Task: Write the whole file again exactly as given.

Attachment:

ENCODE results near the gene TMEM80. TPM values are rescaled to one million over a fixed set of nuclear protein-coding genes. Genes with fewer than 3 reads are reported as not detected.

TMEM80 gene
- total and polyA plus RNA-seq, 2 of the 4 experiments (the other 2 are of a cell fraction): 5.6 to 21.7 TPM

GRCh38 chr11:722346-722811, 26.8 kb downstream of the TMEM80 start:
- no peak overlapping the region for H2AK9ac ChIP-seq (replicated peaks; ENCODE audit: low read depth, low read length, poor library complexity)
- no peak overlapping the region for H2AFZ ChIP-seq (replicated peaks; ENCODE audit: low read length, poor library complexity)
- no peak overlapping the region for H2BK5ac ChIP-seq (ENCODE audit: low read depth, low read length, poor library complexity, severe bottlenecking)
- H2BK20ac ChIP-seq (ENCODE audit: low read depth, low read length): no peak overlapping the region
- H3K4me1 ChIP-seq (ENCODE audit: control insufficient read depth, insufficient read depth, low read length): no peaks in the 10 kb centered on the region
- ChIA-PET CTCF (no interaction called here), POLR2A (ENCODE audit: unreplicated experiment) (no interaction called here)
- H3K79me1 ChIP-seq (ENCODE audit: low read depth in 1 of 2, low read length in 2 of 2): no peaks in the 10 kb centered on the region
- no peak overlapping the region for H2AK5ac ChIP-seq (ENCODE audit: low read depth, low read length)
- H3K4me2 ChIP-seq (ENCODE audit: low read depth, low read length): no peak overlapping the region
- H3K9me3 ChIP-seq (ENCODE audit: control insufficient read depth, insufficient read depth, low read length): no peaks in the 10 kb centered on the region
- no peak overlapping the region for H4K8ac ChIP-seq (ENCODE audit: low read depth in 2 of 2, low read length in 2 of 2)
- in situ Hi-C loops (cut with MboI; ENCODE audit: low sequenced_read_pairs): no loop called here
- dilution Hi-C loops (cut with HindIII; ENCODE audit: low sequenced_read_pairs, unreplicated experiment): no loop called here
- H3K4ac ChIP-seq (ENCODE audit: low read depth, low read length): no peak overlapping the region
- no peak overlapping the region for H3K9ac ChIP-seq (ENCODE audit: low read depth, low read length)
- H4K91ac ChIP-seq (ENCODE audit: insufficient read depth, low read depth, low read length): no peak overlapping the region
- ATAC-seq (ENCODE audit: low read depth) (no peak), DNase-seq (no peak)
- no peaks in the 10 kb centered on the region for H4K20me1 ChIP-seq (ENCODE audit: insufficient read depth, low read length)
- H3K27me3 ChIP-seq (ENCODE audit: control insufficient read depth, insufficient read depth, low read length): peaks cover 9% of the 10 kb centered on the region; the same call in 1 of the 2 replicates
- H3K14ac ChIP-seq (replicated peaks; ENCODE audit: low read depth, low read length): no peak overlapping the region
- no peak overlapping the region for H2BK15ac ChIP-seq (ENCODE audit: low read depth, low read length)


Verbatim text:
ENCODE results near the gene TMEM80. TPM values are rescaled to one million over a fixed set of nuclear protein-coding genes. Genes with fewer than 3 reads are reported as not detected.

TMEM80 gene
- total and polyA plus RNA-seq, 2 of the 4 experiments (the other 2 are of a cell fraction): 5.6 to 21.7 TPM

GRCh38 chr11:722346-722811, 26.8 kb downstream of the TMEM80 start:
- no peak overlapping the region for H2AK9ac ChIP-seq (replicated peaks; ENCODE audit: low read depth, low read length, poor library complexity)
- no peak overlapping the region for H2AFZ ChIP-seq (replicated peaks; ENCODE audit: low read length, poor library complexity)
- no peak overlapping the region for H2BK5ac ChIP-seq (ENCODE audit: low read depth, low read length, poor library complexity, severe bottlenecking)
- H2BK20ac ChIP-seq (ENCODE audit: low read depth, low read length): no peak overlapping the region
- H3K4me1 ChIP-seq (ENCODE audit: control insufficient read depth, insufficient read depth, low read length): no peaks in the 10 kb centered on the region
- ChIA-PET CTCF (no interaction called here), POLR2A (ENCODE audit: unreplicated experiment) (no interaction called here)
- H3K79me1 ChIP-seq (ENCODE audit: low read depth in 1 of 2, low read length in 2 of 2): no peaks in the 10 kb centered on the region
- no peak overlapping the region for H2AK5ac ChIP-seq (ENCODE audit: low read depth, low read length)
- H3K4me2 ChIP-seq (ENCODE audit: low read depth, low read length): no peak overlapping the region
- H3K9me3 ChIP-seq (ENCODE audit: control insufficient read depth, insufficient read depth, low read length): no peaks in the 10 kb centered on the region
- no peak overlapping the region for H4K8ac ChIP-seq (ENCODE audit: low read depth in 2 of 2, low read length in 2 of 2)
- in situ Hi-C loops (cut with MboI; ENCODE audit: low sequenced_read_pairs): no loop called here
- dilution Hi-C loops (cut with HindIII; ENCODE audit: low sequenced_read_pairs, unreplicated experiment): no loop called here
- H3K4ac ChIP-seq (ENCODE audit: low read depth, low read length): no peak overlapping the region
- no peak overlapping the region for H3K9ac ChIP-seq (ENCODE audit: low read depth, low read length)
- H4K91ac ChIP-seq (ENCODE audit: insufficient read depth, low read depth, low read length): no peak overlapping the region
- ATAC-seq (ENCODE audit: low read depth) (no peak), DNase-seq (no peak)
- no peaks in the 10 kb centered on the region for H4K20me1 ChIP-seq (ENCODE audit: insufficient read depth, low read length)
- H3K27me3 ChIP-seq (ENCODE audit: control insufficient read depth, insufficient read depth, low read length): peaks cover 9% of the 10 kb centered on the region; the same call in 1 of the 2 replicates
- H3K14ac ChIP-seq (replicated peaks; ENCODE audit: low read depth, low read length): no peak overlapping the region
- no peak overlapping the region for H2BK15ac ChIP-seq (ENCODE audit: low read depth, low read length)